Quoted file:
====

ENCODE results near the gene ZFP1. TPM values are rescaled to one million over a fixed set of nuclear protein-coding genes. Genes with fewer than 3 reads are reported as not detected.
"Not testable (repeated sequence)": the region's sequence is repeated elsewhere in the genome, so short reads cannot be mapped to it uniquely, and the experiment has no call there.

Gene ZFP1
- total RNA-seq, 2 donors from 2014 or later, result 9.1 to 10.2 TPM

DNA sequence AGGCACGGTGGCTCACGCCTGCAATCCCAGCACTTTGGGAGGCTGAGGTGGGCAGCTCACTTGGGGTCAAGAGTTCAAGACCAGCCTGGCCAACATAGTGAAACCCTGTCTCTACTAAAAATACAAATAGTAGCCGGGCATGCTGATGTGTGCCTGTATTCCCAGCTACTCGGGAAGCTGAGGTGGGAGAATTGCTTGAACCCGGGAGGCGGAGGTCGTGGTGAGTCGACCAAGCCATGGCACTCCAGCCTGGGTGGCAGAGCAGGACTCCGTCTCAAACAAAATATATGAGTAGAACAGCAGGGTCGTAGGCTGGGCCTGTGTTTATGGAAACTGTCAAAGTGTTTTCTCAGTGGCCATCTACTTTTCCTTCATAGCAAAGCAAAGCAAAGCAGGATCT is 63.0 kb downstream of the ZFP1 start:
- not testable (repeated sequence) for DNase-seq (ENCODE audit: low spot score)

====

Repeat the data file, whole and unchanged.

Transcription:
ENCODE results near the gene ZFP1. TPM values are rescaled to one million over a fixed set of nuclear protein-coding genes. Genes with fewer than 3 reads are reported as not detected.
"Not testable (repeated sequence)": the region's sequence is repeated elsewhere in the genome, so short reads cannot be mapped to it uniquely, and the experiment has no call there.

Gene ZFP1
- total RNA-seq, 2 donors from 2014 or later, result 9.1 to 10.2 TPM

DNA sequence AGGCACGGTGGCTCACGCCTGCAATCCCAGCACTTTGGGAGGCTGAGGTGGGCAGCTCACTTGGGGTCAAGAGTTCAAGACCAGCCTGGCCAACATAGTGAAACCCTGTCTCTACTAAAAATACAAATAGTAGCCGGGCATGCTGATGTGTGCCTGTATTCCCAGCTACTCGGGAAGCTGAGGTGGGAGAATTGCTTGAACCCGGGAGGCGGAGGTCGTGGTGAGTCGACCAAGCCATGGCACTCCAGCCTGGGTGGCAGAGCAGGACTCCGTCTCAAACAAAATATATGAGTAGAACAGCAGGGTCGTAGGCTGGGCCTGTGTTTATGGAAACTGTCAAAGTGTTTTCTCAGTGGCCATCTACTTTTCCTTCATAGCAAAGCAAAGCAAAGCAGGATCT is 63.0 kb downstream of the ZFP1 start:
- not testable (repeated sequence) for DNase-seq (ENCODE audit: low spot score)